11:25История плаката Keep Calm and Carry On
История плаката Keep Calm and Carry On
In the spring of nineteen thirty nine during the build-up to war with Germany
the British government commissioned a series of propaganda posters.
These posters were intended to offer the public reassurance
in the dark days that lay ahead.
They were required to be uniform in style
and would feature a special and handsome typeface
making them difficult for the enemy to counterfeit.
They used the crown of King George the sixth as the only graphic device
and had just two colours.
Of the three final designs that went to production,
the first poster carried the slogan
Your courage, your cheerfulness, your resolution will bring us victory,
the second poster had the words -
freedom is in peril, defend it with all your might,
but the third design, of which over two and a half million posters were printed
simply read "keep calm and carry on".
The first two designs were distributed in September of nineteen thirty nine
and appeared up and down the country
in shop windows and railway platforms
but the Keep Calm posters were held in reserve
intended for use only in times of crisis or invasion.
In the end the poster was never officially issued
and it remained unseen by the public
until a copy turned up more than fifty years later.
It was found in a second hand book shop
called Barter books in the north east corner of England.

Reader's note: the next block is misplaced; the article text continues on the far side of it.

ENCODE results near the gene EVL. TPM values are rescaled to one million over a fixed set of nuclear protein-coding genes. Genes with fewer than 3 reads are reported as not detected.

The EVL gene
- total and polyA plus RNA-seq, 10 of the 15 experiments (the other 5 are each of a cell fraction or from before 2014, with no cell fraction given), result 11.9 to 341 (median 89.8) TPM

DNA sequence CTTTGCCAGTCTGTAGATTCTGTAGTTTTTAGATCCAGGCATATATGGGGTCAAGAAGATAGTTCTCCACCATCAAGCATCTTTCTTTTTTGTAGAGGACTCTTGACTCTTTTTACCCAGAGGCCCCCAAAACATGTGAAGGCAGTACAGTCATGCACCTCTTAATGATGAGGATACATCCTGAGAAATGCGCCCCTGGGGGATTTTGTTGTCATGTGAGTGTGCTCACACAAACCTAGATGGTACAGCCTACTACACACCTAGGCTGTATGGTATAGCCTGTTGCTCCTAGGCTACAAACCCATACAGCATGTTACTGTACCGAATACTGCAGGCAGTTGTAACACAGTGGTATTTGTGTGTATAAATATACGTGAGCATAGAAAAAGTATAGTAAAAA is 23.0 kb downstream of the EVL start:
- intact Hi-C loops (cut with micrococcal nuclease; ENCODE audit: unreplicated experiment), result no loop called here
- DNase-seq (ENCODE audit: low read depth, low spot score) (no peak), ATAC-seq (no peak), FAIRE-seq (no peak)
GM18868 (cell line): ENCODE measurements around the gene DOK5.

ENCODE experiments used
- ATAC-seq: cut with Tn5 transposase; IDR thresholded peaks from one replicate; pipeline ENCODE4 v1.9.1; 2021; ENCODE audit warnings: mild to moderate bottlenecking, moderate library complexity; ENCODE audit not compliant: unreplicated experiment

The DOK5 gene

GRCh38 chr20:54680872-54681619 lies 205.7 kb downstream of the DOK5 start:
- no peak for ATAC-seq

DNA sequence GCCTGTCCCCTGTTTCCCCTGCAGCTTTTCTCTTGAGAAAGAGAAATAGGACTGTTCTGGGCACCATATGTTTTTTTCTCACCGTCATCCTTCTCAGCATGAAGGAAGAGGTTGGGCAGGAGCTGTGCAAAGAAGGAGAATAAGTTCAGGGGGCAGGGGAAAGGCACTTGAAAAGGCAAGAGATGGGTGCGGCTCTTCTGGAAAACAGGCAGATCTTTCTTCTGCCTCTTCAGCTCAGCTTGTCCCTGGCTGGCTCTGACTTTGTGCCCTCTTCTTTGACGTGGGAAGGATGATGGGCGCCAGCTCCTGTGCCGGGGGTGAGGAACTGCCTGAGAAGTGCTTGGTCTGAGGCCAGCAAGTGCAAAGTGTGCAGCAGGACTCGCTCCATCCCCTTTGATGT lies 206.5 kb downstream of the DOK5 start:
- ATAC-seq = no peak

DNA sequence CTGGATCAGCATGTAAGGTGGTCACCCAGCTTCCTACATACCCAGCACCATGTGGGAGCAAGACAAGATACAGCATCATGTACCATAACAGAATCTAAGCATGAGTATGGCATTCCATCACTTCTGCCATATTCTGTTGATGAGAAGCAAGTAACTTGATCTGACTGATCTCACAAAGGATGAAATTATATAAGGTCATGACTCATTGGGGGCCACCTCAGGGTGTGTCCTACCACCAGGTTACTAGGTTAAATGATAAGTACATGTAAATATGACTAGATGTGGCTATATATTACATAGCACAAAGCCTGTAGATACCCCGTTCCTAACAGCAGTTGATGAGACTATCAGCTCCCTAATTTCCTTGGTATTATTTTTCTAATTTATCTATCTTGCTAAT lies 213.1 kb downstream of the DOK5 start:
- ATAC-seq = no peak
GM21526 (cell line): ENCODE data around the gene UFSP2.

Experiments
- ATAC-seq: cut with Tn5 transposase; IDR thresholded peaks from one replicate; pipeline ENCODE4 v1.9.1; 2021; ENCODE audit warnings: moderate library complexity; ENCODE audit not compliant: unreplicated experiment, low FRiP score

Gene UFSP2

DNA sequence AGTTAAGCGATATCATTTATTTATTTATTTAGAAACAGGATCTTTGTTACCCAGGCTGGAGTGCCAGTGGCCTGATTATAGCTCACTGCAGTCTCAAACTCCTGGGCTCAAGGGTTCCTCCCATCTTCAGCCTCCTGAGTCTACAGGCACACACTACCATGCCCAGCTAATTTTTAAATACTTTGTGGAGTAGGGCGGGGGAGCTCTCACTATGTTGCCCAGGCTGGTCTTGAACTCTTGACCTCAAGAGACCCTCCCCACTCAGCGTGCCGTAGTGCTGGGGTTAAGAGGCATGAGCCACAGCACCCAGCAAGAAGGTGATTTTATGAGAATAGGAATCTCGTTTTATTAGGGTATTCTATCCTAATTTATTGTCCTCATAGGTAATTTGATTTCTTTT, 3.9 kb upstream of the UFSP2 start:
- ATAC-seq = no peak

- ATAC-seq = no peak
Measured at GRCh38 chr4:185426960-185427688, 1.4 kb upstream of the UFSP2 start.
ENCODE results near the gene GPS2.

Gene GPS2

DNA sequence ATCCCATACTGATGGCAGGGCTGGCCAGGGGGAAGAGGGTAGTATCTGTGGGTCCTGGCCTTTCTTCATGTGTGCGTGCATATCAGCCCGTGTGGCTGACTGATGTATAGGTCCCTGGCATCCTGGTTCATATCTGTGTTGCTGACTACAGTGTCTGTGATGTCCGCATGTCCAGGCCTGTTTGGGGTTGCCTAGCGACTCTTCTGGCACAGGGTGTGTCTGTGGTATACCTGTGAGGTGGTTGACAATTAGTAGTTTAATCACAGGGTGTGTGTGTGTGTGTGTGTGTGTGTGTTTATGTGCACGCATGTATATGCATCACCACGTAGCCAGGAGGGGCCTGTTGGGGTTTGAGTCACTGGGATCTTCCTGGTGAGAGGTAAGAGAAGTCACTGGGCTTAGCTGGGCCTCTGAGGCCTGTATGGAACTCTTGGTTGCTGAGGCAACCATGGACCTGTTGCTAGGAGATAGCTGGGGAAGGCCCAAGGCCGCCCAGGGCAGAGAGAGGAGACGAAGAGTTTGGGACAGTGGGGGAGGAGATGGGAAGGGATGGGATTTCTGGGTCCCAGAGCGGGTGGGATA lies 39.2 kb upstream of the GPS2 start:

Barter books was begun in nineteen ninety one
by a couple Stuart and Mary Manley.
The building used to be an old Victorian railway station.
Huge rows of stacked shelves now stand in the place where the tracks would have been
but the station's old tea rooms and waiting rooms are still there.
It was in two thousand that Stuart found the poster in a box of dusty old books
that had been bought at auction.
Mary liked it so much she had it framed and put up near the shop till
and it proved so popular with the customers
that a year later they began to sell copies.
Since that time the poster has been reproduced, parodied, trivialized
and has become a truly iconic image of the twenty first century.
It is hard to say exactly why such a phrase from a by-gone decade
would have so much appeal and resonance now.
Its design is considered simple and timeless and now commonly recognizable
however it is perhaps the words on the poster that people find most enchanting.
Like a voice out of history it offers a very simple warm-hearted message
to inspire confidence in others during difficult times.
And it's something that should never fade from fashion
To keep calm and carry on.
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